Kabobs can be as creative as the person who grills them.
A roasted peanut oil and jerk seasoning mixture adds a spicy twist to these grilled pork, onion, and melon skewers.
Take a look at these tips for creating our Jamaican Pork with Melon Kabobs:
1. Set out cut-up meat, seafood, and vegetables, and let diners assemble their own kabobs.
2. Avoid squishing foods together on the stick. Leave a 1/4-inch space between food pieces so the heat can circulate better and crisp all the edges.
3. Group foods with similar cooking times on the same skewer. Avoid pairing large chunks of meat with shellfish or quick-cooking fruits or vegetables.
4. Chill ground meat first so that it's easier to mold onto skewers. To make ground meat kabobs less likely to fall apart into the fire, use flat skewers and refrigerate the molded kabobs for an hour or two before grilling.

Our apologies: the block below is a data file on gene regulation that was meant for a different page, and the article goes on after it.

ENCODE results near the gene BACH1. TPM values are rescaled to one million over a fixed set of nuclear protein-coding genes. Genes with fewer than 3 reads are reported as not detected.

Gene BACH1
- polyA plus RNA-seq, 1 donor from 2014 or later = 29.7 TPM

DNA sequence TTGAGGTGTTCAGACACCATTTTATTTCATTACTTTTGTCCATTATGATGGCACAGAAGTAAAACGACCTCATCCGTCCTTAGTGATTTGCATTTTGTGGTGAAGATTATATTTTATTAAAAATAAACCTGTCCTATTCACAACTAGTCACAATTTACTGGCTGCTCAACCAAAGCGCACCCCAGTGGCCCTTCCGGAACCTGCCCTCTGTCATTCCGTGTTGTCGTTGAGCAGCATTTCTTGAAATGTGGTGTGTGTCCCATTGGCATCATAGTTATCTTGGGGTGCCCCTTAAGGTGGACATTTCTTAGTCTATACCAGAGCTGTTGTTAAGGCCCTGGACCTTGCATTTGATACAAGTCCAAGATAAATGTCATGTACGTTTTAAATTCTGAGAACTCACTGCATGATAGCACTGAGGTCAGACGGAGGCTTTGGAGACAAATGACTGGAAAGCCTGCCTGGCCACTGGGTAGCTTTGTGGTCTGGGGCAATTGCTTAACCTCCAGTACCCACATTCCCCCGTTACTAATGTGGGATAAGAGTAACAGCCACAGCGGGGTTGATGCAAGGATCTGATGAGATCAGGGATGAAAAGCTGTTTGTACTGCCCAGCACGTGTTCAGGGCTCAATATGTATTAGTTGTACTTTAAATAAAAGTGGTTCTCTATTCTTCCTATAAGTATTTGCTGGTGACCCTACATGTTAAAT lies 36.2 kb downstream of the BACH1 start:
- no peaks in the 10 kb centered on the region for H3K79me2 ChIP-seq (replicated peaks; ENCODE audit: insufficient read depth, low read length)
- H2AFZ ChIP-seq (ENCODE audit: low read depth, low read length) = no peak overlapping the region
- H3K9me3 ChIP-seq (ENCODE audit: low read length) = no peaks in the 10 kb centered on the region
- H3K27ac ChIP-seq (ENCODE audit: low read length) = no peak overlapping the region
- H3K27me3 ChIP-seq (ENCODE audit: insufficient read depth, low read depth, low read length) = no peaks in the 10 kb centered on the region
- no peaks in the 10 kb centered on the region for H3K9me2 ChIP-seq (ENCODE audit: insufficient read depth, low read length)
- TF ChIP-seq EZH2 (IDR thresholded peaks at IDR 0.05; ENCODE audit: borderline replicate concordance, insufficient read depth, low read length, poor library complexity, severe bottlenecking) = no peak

5. For even cooking, cut foods into uniform-size pieces.
6. Slide cut-up fruit and cubes of pound cake or angel food cake on skewers and grill.
1. Use bamboo skewers or stiff herb stalks for appetizer kabobs. They're safer and easier to handle hot off the grill than metal skewers.
2. Soak bamboo skewers or stalks in water for 10 to 30 minutes before grilling to minimize scorching. Their exposed handles are still vulnerable to burning, so place uncovered handles near the cooler edges of the fire or use a special picnic grill or a hibachi that is small enough to enable you to leave the ends of the skewers outside of the heating zone.
3. Use metal skewers for main-dish kabobs, which have larger pieces of food. Their longer size enables you to easily turn more food for faster grilling.
4. To remove food from skewers, try a method used across Asia. Hold one end of the skewer with one hand and with the other hand grab the food with a piece of pita bread or sheet of lahvosh (a Middle Eastern bread), like a pot holder. Pull the food off into the bread or onto a plate. Tortillas and buns work equally well.